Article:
Time is an emergent phenomenon that is a side effect of quantum entanglement, say physicists. And they have the first experimental results to prove it
originally posted by: Arbitrageur
Feel free now to ask any physics questions, and hopefully some of the people on ATS who know physics can help answer them.
No it doesn't and Einstein specifically said he thought that idea which was being promoted by some others was not the correct way to look at it.
originally posted by: AMPTAH
Einstein's special relativity claims the mass of an object increases with speed, as seen by an observer that sees it moving.
originally posted by: Arbitrageur
Here is the actual quote from Einstein:
Mass in special relativity
originally posted by: Arbitrageur
No it doesn't and Einstein specifically said he thought that idea which was being promoted by some others was not the correct way to look at it.
...
What increases at relativistic velocities are energy and momentum, not mass.
If you know absolutely nothing about your data, this is probably the calculation method you would need to use and the calculation is correct. However as I already explained by painstakingly providing a detailed example where we know more about the data, which I think was a good analogy for the data on the Higgs, the problem with this method is that it ignores the additional information we have about the Higgs data and it arrives at the wrong result.
originally posted by: delbertlarson
For A, the standard deviation is: sd_A = sqrt[[(1.1-1.05)^2+(1-1.05)^2]/2] = sqrt[[.05^2+.05^2]/2] = .05. For B, since I chose a simple case, sd_B also is .05.
Now the overall mean is 1.15, whether you take the mean of the means, or the mean of the data directly. And I assert that the overall standard deviation is sd_Total = sqrt[[(1.1-1.15)^2 + (1-1.15)^2 + (1.3-1.15)^2 + (1.2-1.15)^2]/4]
= sqrt[[.05^2 + .15^2 + .15^2 + .05^2]/4] = sqrt[[.0025 + .0225 + .0225 + .0025]/4] = sqrt[.05/4] = 0.1118.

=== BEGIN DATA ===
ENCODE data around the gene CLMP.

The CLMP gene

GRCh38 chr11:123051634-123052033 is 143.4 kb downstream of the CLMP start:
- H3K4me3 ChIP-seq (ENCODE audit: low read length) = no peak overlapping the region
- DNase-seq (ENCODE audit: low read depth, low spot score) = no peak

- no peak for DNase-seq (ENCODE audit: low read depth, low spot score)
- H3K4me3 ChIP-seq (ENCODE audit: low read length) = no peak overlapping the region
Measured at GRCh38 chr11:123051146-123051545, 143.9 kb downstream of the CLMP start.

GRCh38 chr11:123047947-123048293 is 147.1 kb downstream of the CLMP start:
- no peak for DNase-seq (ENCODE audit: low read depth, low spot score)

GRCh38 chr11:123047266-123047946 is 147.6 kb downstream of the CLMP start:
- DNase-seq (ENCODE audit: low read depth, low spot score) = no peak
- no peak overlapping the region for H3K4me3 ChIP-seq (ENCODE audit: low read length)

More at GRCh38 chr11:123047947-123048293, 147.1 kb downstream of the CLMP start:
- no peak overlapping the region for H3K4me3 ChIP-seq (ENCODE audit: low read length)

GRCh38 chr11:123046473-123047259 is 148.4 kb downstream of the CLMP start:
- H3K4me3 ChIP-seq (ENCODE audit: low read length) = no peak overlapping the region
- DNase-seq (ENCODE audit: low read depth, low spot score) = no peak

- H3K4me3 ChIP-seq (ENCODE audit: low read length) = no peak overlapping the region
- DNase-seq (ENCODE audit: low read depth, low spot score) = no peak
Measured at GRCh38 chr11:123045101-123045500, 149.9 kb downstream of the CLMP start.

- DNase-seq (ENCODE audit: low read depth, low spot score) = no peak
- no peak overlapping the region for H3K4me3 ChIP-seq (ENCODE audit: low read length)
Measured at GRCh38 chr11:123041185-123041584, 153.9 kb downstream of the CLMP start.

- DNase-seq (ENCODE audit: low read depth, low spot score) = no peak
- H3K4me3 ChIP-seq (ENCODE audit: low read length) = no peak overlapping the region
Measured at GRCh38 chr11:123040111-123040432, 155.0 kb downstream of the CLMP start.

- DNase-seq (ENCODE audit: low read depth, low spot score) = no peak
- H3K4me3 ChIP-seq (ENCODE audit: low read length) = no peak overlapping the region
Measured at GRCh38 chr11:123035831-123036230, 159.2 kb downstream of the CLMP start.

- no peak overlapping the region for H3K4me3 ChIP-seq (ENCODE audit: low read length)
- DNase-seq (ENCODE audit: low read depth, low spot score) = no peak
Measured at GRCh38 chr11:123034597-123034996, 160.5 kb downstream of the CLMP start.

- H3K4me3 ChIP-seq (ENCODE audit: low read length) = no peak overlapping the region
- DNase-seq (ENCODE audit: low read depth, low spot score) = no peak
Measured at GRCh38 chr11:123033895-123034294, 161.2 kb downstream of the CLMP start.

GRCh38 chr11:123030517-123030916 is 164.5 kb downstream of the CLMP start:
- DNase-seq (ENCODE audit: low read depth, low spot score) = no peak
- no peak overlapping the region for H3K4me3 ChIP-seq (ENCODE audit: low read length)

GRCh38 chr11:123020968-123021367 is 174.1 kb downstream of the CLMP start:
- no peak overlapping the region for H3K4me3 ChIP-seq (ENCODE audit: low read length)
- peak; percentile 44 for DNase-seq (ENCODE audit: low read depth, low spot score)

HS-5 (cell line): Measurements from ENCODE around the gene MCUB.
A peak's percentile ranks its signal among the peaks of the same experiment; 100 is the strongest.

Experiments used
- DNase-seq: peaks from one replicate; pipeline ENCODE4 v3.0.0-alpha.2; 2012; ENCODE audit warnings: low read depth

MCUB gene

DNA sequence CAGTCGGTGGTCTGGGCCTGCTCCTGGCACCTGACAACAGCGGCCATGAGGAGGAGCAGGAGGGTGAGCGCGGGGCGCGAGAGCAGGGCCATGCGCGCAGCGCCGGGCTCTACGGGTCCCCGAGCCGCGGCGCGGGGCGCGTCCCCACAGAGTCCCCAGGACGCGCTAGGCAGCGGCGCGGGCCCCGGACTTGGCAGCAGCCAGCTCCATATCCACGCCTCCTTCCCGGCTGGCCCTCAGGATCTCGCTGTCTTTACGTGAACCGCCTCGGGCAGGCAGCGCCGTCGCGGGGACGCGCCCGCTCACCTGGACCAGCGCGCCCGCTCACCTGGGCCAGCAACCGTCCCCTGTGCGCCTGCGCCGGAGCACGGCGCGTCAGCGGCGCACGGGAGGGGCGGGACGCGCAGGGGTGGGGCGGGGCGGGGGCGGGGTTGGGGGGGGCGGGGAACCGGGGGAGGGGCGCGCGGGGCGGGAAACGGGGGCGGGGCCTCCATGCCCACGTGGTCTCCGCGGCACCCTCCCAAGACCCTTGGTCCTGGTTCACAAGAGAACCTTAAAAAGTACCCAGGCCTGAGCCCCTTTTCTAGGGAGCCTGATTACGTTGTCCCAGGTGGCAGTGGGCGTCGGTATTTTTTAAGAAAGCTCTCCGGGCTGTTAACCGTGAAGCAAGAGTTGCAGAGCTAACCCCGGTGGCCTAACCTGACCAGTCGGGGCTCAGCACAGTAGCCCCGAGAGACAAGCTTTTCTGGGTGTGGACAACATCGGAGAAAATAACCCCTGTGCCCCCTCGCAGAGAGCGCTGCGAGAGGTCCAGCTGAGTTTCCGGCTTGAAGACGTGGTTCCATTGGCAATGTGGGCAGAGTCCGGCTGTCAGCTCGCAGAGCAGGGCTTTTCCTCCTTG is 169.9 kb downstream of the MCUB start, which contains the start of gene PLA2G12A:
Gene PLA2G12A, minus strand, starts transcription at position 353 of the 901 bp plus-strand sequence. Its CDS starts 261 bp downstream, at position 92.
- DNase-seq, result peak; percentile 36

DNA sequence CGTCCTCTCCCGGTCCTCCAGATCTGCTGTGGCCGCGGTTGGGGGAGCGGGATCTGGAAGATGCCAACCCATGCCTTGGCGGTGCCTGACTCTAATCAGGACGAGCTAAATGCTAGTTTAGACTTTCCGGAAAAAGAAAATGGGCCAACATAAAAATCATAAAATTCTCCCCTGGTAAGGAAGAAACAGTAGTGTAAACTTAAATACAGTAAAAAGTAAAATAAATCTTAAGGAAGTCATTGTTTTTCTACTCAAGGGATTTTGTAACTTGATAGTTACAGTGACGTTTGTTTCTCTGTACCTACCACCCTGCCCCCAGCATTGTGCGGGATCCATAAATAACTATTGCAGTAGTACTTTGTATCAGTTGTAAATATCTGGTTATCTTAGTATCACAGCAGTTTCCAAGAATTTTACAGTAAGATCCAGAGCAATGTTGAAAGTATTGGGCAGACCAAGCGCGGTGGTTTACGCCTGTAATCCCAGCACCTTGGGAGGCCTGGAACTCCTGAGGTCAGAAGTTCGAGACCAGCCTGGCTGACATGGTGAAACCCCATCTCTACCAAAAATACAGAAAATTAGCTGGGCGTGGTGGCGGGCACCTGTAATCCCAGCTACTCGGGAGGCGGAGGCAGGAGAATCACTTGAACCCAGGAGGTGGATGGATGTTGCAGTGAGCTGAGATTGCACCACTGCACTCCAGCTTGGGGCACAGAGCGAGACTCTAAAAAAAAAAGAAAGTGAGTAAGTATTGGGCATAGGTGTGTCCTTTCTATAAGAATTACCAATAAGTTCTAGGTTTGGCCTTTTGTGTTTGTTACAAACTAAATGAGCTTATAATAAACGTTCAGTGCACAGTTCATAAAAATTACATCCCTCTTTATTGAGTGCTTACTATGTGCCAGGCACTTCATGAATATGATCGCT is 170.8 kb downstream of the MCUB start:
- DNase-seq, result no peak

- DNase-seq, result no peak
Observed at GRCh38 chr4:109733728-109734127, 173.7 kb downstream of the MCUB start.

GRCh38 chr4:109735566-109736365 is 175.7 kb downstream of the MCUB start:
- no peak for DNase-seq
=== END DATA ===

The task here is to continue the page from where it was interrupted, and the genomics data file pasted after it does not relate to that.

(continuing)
Yes of course I see a huge flaw in the assumption that we don't know more about the data when we do know more about the data, and the variances in the data are similar which certainly supports the idea that the data sets may be considered to have the same variance and are therefore candidates for pooled variance or some similar technique, and one of the features of the pooled variance method is that unlike your 2nd example where the combined standard deviation ends up the same as the individual deviations, the pooled variance method results in a standard deviation that is lower, which is exactly how you described the published results in the paper: "The additional data results in a situation where the overall standard deviation they state is less than the standard deviations of any of the individual sets." That is exactly one of the features of using the pooled variance method.
And then they calculate the standard deviation:
sd_Total' = sqrt[[(1.2-1.15)^2 + (1.1-1.15)^2 + (1.2-1.15)^2 + (1.1-1.15)^2]/4]
= sqrt[[.05^2 + .05^2 + .05^2 + .05^2]/4] = sqrt[[4 x .05^2]/4] = .05
Now in the collaboration case there are four data sets, and vastly more data points in each set than I have here. The additional data results in a situation where the overall standard deviation they state is less than the standard deviations of any of the individual sets.
Do you see my point? Do you see a flaw? This seems pretty straight-forward to me.